"Reel Reviews: ‘Gretel & Hansel’ stays true to Grimm Brother’s original vision" by: Jessica shepard

   Growing up, “Hansel & Gretel” was a cautionary fairy tale about being wary of strangers, not taking candy from strangers and basic common sense.
   Or, at least the sensitized almost Disney version I heard was like that.
   Naturally, when I got older I got my hands on the really dark and original Brothers Grimm version.
   This cinematic rendition tries to stay true to those roots, but provides more background on the witch than I expected.
   “Gretel & Hansel,” also known as Gretel & Hansel: A Grim Fairy Tale, is a horror film based on the German folklore tale "Hansel and Gretel" by the Brothers Grimm.
   The film is directed by Oz Perkins, and produced by Fred Berger, Brian Kavanaugh-Jones, and Dan Kagan, with a screenplay by Rob Hayes.
   It’s rated PG-13 for disturbing images/thematic content, and brief drug material clocks in at just over 85 minutes worth of run time.
   Also, it’s a very dark film – as in there isn’t much light, so you might need to dial up the brightness on your screen.
   Sophia Lillis and Sam Leakey portray the title characters, alongside Charles Babalola, Jessica De Gouw, and Alice Krige.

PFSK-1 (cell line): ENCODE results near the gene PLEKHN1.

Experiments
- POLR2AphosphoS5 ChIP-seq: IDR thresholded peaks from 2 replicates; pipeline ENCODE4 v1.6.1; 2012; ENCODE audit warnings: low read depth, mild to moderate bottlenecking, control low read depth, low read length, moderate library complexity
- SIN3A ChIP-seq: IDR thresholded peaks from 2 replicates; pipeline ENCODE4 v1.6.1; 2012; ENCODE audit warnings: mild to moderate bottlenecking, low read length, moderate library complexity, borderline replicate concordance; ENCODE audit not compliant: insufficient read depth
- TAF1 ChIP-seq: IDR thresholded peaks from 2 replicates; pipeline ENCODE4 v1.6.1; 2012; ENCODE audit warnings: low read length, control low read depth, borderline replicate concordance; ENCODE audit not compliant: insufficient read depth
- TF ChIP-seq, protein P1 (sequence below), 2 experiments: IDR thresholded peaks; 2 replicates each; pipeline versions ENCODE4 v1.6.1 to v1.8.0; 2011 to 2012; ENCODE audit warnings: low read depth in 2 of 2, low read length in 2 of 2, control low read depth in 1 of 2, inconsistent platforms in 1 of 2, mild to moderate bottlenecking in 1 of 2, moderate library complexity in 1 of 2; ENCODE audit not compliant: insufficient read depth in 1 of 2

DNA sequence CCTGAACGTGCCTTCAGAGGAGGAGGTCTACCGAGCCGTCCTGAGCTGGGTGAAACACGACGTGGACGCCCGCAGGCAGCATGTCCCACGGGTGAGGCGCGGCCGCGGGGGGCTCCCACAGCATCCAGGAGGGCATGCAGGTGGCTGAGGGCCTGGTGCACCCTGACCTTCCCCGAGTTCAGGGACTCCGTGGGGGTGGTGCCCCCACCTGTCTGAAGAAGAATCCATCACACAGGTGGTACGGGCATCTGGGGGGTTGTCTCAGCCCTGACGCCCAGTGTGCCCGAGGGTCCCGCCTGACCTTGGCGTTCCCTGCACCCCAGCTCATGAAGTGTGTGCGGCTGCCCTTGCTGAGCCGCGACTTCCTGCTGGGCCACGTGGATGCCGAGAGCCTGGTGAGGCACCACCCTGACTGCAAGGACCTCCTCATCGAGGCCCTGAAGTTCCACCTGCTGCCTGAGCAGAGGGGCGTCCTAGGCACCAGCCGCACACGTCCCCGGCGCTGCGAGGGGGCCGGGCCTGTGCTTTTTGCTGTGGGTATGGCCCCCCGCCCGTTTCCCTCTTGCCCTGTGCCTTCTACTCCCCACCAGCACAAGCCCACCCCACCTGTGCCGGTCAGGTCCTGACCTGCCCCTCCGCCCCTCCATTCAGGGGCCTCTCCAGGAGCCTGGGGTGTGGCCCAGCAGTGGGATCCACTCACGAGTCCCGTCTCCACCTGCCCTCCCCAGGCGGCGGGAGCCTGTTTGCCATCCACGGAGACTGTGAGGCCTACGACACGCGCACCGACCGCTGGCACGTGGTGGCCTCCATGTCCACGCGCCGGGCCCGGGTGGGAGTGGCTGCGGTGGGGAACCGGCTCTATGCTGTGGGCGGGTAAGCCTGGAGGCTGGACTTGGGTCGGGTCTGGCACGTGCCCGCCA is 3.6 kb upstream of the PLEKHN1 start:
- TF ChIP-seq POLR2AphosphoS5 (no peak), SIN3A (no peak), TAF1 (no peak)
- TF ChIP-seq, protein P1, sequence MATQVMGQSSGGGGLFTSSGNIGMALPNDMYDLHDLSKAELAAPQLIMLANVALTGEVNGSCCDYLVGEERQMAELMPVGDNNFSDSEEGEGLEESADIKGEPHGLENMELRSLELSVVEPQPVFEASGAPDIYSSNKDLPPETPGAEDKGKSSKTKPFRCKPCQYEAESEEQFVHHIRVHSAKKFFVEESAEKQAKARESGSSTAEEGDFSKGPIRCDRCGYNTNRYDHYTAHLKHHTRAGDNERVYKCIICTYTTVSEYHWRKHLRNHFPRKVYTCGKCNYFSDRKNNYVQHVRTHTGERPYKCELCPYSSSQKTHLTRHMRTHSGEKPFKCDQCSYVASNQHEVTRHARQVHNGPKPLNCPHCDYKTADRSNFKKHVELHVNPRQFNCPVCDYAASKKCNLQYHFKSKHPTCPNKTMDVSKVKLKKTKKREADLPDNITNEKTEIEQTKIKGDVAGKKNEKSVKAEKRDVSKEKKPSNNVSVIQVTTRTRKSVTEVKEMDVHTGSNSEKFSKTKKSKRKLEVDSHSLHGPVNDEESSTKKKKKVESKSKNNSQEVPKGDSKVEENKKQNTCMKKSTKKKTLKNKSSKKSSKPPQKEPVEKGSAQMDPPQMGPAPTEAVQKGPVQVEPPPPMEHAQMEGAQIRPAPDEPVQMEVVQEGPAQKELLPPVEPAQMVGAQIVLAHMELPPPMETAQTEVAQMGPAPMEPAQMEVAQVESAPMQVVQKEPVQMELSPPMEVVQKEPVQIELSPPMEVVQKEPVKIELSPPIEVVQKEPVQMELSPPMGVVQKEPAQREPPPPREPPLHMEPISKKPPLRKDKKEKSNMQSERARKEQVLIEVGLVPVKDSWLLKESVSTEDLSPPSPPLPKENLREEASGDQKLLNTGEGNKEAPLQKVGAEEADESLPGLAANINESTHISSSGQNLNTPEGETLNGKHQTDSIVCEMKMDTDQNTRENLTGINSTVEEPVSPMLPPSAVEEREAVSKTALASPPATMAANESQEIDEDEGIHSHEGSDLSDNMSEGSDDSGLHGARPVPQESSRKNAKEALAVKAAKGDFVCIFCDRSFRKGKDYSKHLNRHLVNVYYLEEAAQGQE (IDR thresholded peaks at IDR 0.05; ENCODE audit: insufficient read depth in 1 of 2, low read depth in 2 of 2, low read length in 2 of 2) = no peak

After their father's death, teenage Gretel (Lillis) and her younger brother Hansel (Leakey) are going to meet a man about a job as a housekeeper.
   Gretel meets with the man, but he makes his true intentions clear when he asks Gretel if she is still a virgin; the two leave without a job.
   That night, the siblings' mother rebukes Gretel for not doing what she had to do to get a job and help provide for them.
   She tells Gretel that she and Hansel must leave because there is no room left in the house, threatening to hack Gretel to bits if they don't leave immediately.
   The siblings flee their home and find a hut to sleep in for the night.
   Suddenly, a ghoulish man arises and lets out a horrible scream and chases the siblings outside, attacking Hansel.
   Before he can get to Gretel, he is killed with an arrow to the head from a hunter (Babalola), who takes the siblings into his home for the night and directs them toward others who can provide them with food and work.
   The following morning, the siblings go outside to forage and seek work.
   Frustration hits when they find nothing until Gretel spots some mushrooms, which they decide to eat.
   They turn out to be hallucinogenic mushrooms that cause the two to laugh hysterically.
   Hansel then wanders until he finds a house that has a cake smell coming from it.
   Gretel follows as she hears what sounds like a girl's voice beckoning her and tries to stop Hansel from going inside, but he goes anyway and appears to be taken by someone.
   Gretel tries to start a fire to break inside, but she is greeted by Holda (Krige), the woman living inside.
   She invites the siblings inside for a meal and allows them to sleep there in exchange for work.
   Things start out normal enough from there, but Gretel has lingering suspicions that are later proven right.
   The movie has a different twist on the old fairytale but the end is still the same – the witch burns to death.


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